A Brief History of Explosives

Explosives are considered to be a mixture of black powder, sulfur, and charcoal. Black powder itself is a mixture of saltpeter or potassium nitrate. Charcoal is a basic form of carbon. By combining these ingredients an explosive reaction is created.

Uses of Black Powder in Explosives
Black powder is the oldest form of a ballistic propellant. It is also known as gun powder. It is said to have been used by the Chinese in fireworks starting around the tenth century. When black powder is ignited, a reaction occurs in which a group of gases is generated. Energy, in the form of heat, causes those gases to expand rapidly which produces an explosive force. The key is the faster the reaction the more powerful the effectiveness.

Black powder was often used in mining operations as it was poured down cracks or drilled holes that were ignited and blasted apart. The first type of smokeless powder had a light color, but this new mixture produced a dark black smoke giving it the name black powder. The powder was often referred to as gun powder, blasting powder, or cannon powder depending on its particular use.

Development of Explosives
The first safety fuse was invented by William Brickford in 1831. He discovered that the use of a safety fuse with the black powder created a more practical and safer explosive.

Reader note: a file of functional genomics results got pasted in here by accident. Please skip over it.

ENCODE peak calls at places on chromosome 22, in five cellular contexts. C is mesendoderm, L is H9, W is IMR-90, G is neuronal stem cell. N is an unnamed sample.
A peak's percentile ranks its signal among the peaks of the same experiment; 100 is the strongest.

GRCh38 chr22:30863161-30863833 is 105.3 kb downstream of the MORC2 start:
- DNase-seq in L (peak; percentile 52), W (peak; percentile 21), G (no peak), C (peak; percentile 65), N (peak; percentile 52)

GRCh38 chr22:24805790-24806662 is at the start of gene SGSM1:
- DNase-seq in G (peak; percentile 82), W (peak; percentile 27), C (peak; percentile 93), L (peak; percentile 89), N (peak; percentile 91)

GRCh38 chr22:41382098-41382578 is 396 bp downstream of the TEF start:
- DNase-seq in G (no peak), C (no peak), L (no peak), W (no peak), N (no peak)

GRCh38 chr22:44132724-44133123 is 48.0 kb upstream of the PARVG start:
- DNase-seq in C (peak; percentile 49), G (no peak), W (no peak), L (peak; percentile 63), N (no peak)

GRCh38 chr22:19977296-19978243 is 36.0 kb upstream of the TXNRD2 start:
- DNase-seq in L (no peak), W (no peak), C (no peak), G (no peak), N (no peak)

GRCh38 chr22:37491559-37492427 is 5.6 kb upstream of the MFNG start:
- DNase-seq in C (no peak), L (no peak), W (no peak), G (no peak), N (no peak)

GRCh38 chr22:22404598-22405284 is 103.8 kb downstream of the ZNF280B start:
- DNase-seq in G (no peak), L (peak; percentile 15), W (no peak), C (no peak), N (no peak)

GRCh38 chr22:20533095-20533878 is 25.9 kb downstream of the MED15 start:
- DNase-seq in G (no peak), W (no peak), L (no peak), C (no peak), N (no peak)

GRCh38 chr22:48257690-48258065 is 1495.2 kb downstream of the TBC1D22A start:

More than 10 years later, an explosive in the chemical form of nitroglycerin was discovered by Italian chemist Ascanio Sobrero. In 1846 chemist Christian Schonbein discovered another form of chemical explosives called nitrocellulose or guncotton.

Trinitrotoluene or TNT made its appearance in 1863 thanks to the German chemist Joseph Wilbrand. In 1865 Albert Novel invented the blasting cap which created a safer and more consistent means for detonating nitroglycerin. The next year, he received his patent for dynamite.

Over the next several years, Nobel continued working with the explosive properties and created a smokeless powder called ballistite. In 1889 cordite, also a smokeless powder, was discovered by Sir James Dewar and Sir Frederick Abel.

In 1955, the modern high explosives were developed. These modern forms included nitrate-fuel oil mixtures known as ANFO as well as ammonium nitrate-based water gels. These make up today’s market of explosives.

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